Food Chains

Producer Smriti Keshari of “Food Chains,” a documentary screening at the Napa Valley Film Festival.

San Leandro, Calif. — Sanjay Rawal is an Indian American strategist and filmmaker who focuses on the links between our sustenance and the thousands of anonymous workers who grow it in the fields — many of whom experience wage theft and physical or sexual abuse.

After working in the nonprofit sector alongside his father, agricultural geneticist Dr. Kanti Rawal, for nearly a decade, he decided to put what he learned to work in the media. Rawal served as a consultant to documentary filmmakers and then branched out as a filmmaker himself with “Ocean Monk,” which took the Best Short Doc Prize at the 2010 St. Louis Film Festival; and “Challenging Impossibility,” which premiered at Tribeca in 2011.

Now, Rawal is speaking to an even larger audience with a feature-length documentary called “Food Chains.” The film, which premiered at the latest Berlinale, describes the challenges that farm workers endure despite years of work by leaders such as Cesar Chavez.

“‘Food Chains’ reveals the human cost in our food supply and the complicity of large buyers of produce like fast food and supermarkets,” said a spokesperson.

Executive producers of the film include actress Eva Longoria (who is active on behalf of Hispanic issues) and best-selling author Eric Schlosser (“Fast Food Nation”). Rawal, noted environmental activist and one-time president of The Nation Institute Hamilton Fish V, and Indian American film producer Smriti Keshari are listed as producers.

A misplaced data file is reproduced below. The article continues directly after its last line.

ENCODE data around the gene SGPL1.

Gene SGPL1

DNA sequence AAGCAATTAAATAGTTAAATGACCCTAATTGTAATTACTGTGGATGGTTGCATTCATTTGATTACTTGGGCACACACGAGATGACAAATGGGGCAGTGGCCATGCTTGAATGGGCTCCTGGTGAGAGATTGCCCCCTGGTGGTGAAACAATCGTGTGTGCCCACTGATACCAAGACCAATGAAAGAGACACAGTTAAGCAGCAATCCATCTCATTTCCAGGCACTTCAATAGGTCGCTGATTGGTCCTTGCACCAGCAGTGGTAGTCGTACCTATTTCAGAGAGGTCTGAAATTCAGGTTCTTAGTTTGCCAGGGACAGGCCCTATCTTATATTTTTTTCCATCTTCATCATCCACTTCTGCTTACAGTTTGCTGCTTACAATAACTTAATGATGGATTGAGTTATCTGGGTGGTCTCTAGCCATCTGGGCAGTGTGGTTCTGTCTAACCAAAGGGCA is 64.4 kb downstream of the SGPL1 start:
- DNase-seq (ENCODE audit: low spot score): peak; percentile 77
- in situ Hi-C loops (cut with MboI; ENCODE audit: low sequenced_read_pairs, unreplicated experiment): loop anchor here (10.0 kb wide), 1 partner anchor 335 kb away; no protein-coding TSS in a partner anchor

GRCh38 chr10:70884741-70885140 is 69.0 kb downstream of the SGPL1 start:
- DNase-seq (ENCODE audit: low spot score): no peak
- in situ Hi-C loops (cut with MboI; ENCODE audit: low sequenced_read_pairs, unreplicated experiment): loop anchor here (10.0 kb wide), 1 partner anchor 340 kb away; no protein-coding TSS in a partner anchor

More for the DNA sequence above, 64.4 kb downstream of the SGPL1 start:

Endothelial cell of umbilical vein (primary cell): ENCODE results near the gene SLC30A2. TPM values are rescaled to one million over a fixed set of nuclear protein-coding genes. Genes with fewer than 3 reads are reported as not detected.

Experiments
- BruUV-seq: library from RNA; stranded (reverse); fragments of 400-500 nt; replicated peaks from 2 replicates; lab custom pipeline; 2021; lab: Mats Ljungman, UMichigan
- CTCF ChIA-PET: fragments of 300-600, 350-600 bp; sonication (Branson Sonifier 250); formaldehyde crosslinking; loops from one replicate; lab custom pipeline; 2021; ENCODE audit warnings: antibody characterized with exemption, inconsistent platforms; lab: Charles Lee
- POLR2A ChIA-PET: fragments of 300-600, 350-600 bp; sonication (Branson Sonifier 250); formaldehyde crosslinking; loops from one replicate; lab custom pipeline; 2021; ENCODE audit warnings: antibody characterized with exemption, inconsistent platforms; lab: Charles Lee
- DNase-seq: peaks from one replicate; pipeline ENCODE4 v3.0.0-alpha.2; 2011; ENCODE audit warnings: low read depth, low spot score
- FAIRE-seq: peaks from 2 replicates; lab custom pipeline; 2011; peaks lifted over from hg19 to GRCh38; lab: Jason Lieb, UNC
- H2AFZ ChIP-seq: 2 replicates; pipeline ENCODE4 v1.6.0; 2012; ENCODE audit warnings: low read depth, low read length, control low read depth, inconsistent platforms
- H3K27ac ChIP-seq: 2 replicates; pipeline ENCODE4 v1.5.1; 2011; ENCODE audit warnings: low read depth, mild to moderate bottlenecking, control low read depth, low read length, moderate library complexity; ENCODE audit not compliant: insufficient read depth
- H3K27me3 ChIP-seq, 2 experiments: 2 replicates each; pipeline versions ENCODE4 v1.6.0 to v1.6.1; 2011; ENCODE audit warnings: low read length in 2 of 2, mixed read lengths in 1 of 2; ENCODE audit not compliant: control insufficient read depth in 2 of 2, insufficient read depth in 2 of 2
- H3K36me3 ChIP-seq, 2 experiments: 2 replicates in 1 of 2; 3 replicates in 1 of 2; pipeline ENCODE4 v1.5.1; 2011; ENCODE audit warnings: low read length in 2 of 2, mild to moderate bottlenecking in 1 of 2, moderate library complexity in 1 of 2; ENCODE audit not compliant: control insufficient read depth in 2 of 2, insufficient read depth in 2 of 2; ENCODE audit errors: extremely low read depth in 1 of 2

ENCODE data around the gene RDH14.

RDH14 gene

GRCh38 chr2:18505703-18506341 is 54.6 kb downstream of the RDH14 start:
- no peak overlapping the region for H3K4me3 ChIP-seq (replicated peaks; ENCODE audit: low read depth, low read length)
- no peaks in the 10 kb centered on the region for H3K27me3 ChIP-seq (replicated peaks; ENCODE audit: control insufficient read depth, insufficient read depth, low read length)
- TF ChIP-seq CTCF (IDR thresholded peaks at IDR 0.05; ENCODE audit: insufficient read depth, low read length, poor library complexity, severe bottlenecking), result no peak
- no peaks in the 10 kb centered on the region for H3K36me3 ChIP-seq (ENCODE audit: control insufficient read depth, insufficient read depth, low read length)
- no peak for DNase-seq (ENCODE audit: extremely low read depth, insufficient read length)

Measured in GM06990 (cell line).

In his work in development strategy, Rawal has assisted in the launch and management of a number of high-profile celebrity philanthropic endeavors both domestically and abroad, according to his official bio. The UC Berkeley graduate in molecular & cell biology and neurobiology has also assisted in the development of private equity investments in agriculture. 

According to a spokesperson for the film, “While fascination and concern about what we eat is at an all-time high, there is little reliable information on how our food actually gets to the family table … The plight of migrant farm workers remains a nagging social justice and human rights issue.”

Rawal will present the film Nov. 11 at the Yountville Community Center in the wine country town of Yountville, Calif., as part of the fourth annual Napa Valley Film Festival. Following the screening, Rawal will join an extended panel discussion of the issues surrounding Napa Valley’s wine grape pickers and growers.

For information or tickets, visit NapaValleyFilmFest.org.

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